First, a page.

Target Corporations Ratio Analysis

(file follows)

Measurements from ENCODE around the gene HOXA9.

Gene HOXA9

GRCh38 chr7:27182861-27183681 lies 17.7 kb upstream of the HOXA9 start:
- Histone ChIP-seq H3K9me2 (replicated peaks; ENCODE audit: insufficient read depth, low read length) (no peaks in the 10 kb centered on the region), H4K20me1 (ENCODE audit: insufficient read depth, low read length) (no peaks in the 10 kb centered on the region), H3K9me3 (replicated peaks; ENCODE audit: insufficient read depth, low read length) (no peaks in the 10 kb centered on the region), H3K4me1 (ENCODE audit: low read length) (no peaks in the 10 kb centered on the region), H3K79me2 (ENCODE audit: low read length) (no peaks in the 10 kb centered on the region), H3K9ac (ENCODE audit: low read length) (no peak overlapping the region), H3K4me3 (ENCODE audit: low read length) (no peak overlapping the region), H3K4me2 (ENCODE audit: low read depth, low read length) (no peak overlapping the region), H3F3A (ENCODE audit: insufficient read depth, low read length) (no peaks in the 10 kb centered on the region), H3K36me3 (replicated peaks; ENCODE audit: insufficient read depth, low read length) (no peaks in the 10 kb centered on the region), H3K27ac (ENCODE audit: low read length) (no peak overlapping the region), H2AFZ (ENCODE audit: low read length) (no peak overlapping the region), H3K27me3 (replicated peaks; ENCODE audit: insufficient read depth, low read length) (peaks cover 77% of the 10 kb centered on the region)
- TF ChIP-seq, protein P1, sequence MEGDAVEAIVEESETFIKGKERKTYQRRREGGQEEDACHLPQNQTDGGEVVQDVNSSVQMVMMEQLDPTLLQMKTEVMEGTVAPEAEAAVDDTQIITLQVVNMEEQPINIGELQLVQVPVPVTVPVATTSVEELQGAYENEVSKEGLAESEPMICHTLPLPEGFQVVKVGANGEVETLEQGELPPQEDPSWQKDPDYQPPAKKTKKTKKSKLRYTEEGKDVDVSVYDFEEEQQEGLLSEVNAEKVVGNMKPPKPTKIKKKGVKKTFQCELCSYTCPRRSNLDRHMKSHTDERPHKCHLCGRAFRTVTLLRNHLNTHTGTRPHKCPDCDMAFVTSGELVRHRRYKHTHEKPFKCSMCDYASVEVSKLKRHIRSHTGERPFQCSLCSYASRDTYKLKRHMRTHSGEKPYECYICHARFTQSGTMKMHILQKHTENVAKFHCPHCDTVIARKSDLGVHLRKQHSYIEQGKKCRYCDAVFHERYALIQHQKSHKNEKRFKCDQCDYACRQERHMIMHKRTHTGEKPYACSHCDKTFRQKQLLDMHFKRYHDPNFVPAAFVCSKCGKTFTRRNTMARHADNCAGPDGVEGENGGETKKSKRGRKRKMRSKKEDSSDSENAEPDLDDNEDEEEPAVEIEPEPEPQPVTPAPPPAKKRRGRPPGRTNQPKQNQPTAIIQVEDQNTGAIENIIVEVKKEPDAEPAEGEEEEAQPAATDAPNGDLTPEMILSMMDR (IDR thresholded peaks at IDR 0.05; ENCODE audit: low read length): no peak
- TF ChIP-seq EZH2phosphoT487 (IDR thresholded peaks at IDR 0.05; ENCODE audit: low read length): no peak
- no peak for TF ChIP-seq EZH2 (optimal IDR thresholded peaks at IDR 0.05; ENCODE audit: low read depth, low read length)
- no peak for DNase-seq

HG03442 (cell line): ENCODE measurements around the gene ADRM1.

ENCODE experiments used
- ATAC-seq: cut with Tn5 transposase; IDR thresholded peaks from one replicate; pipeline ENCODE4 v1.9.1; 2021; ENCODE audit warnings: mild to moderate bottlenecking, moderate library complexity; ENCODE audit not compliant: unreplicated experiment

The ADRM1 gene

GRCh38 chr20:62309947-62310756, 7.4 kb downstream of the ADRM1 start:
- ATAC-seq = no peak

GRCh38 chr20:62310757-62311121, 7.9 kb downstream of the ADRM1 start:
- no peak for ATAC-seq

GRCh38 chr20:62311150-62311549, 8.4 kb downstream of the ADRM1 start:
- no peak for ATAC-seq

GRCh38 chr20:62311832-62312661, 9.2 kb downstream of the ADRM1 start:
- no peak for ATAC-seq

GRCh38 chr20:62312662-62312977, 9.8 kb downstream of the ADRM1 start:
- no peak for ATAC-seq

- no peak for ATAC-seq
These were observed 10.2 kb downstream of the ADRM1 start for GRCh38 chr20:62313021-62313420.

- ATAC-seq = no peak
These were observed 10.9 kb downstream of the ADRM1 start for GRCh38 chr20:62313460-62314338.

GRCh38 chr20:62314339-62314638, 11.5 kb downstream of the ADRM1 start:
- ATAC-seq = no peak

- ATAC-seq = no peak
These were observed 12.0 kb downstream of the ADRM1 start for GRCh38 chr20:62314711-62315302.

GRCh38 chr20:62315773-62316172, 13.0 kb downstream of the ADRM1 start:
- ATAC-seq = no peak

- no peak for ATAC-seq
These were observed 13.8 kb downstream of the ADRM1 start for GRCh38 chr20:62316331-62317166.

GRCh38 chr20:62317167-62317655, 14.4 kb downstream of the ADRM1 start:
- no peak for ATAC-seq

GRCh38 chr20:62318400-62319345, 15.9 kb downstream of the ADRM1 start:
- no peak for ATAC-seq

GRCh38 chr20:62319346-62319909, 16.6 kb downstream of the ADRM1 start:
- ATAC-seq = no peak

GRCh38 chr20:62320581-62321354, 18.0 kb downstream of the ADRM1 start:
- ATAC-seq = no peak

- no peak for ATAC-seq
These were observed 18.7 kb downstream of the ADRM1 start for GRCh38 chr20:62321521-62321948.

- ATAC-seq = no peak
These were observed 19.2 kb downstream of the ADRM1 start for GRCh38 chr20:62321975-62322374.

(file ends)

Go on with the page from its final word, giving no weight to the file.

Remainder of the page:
Target Corporations Ratio AnalysisAll numbers are presented in millionsProfitability RatiosRate of Returnon Net Sales= Net IncomeNet Sales 2015 2014 2013 $ 3363$ 73785 $ 1636$ 72785 $ 1971$ 71279 4.55 % 2.25 % 2.77 % The Rate of Return on Net Sales shows the gain or loss on an investment over a specified periodof time; in other words, it is a measure of profitability. This ratio is found by dividing NetIncome by Net Sales. In this case, the greater the ratio, the better. We see that Target’s Rate ofReturn on Net Sales was at its highest in 2015, and experienced a decrease in 2014 and 2013.This means that Target has become slightly less profitable in recent years. This is a cause forconcern for the company for if they continue this trend for many years they will ultimately fail.Rate of Returnon Total Assets= Net Income+ Interest ExpenseAverage Total Assets 2015 2014 2013 $ 3363+ $ 607$ 40262+ $ 41172/2 $ 1636+$ 882$ 41172+$ 44553/2 $ 1971+ $ 1049$ 41172 9.75 % 5.87 % 7.34 % The Rate of Return on Total Assets measures a company’s earnings before interest and taxexpenses. This ratio is considered to be a good indicator of how effectively a company uses itsassets to create profit, and is found by adding Net Income and Interest Expense, then dividing by the Average Total Assets. Similar to the previous ratio, we find that Target’s experienced itshighest Rate of Return on Total Assets in 2015, and saw a slight decrease in 2014 and anotherincrease in 2013. Again, showing that the company is on a downward trend and is no longerusing its assets as effectively as it once did. Liquidity RatiosWorkingCapital=Current Assets?Current Liabilities2015 2014 2013 $ 14,130?$ 12,622 $ 13,624?$ 11,736 $ 11,573?$ 12,777 $ 1,508.00 $ 1,888.00 $ (1,204.00) Working Capital is the capital that a company uses to run its day-to-day operations (meetingshort term obligations with using current assets). It is calculated by subtracting CurrentLiabilities from Current Assets. In this case, it is important that Current Liabilities do not exceedCurrent Assets because that would mean a company is in a bad financial state. Based off of thefigures, we analyze that Target had the highest ratio in 2014 but was in a bad financial state in2013 where they reported a negative working capital.Current Ratio= Current AssetsCurrent Liabilites 2015 2014 2013 $ 14,130$ 12,622 $ 13624$ 11,736 $ 11,573$ 12,777 1.12 1.16 0.91 The Current Ratio is used to give an idea of how well a company is able to pay back its currentliabilities with its current assets. This is found by dividing Current Assets by CurrentLiabilities.A company must have a current ratio of at least 1.0 to keep up with their obligations.As shown, Target has become increasingly capable of paying their obligations each year, with asteady increase since the base year except for the year 2013. They need to work to make theircurrent ratio even higher.Acid ?test ( Quick ) Ratio= Cash?Cash EquivalentsCurrent Liabilities 2015 2014 2013 $ 4046$ 12622 $ 2210$ 11736 $ 670$ 12777 .32 .19 .05 The Acid-Test Ratio is very similar to the Current Ratio. The only difference is that the CurrentRatio includes all current assets, whereas the Acid-Test Ratio uses all current assets except forinventory. Thus, it is found by adding Cash, Short Term Investments, and Net CurrentReceivables, and then dividing that by Current Liabilities. Inventory is not used in thiscalculation because it is not as easy to turn into cash quickly if needed. Seeing that the Acid Testtrenddiffers from the trend we found with the Current Ratio, we find that a lot of Target currentassets consist of inventory. If Target were not able to sell their inventory they would barely beable to cover their current debt.Accounts Receivables Turnover= Net Credit SalesAverage Net Accounts Receivable Accounts Receivable Turnover is a ratio that measures a company’s ability to collect itsreceivables from customers every year. This is found by dividing Net Credit Sales by Average Net Accounts Receivable. Seeing that is important for companies to collect their moneys, thehigher the ratio the better (in some cases it can be too high showing unfavorable credit). Target isa merchandising company that sells direct to the consumer for cash only. Therefore they do nothave accounts receivable. Target does offer credit cards to customers, but credit cards are not thesame as accounts receivable.’ Day s Sales?Receivables= Average Net Accounts ReceivableOne Da y ‘ s Sales Days’ Sales in Receivables is a ratio that measures the average sales per day receivable in a 365day year. It is found by dividing Average Net Accounts Receivable by One Day’s Sales. Seeingthat Target does not have Accounts Receivable, they do not have days’ sales in receivables.Inventory Turnover= Cost of Goods SoldAverage Inventory 2015 2014 2013 $ 51977$ 8601+ $ 8282/ 2 $ 51,278$ 8282+8278 /2 $ 50039$ 8278 6.16 6.19 6.04 Inventory Turnover is the amount of inventory that is sold in a specified period of time; howmany times a company sells its average level of inventory during a year. It is found by dividingCost of Goods Sold by Average Inventory. Target’s Inventory turnover was highest in 2014 anddecreased slightly in 2013. Solvency RatiosDebt Ratio= Total LiabilitiesTotal Assets 2015 2014 2013 $ 12,622+14,683$ 40,262 $ 11,736 +$ 15,439$ 41172 $ 12,777+ $ 15545$ 44553 67.82 % 66 % 63.57 % The Debt Ratio shows the proportion of assets financed with debt. It is found by dividing TotalLiabilities by Total Assets, and is typically favored at lower rates because it shows loweramounts of risk. We see that Target has consistently built up more and more debt from 2013 to2015. More than half of their company is financed with debt, which must be paid back in atimely manner. It was already determined with the acid-test ratio they need to sell inventory topay their bills and from inventory turnover we know they are selling less inventory. This mightlead to a problem paying their liabilities in the future.Income¿?Interest ?Earned Ratio=¿Operations ¿Interest Expense 2015 2014 2013 $ 5530$ 607 $ 4535$ 882 $ 5170$ 1049 9.11 5.14 4.93 Times Interest Earned is a measure of a company’s ability to meet its debt obligations. This ratiois used to indicate if a company can pay its interest charges on a pretax basis with income fromoperations. It is found by dividing Income from Operations by Interest Expense. Unfortunately Target’s recent trend of being able to meet its debt obligations has gone down consistently from2015 to 2013.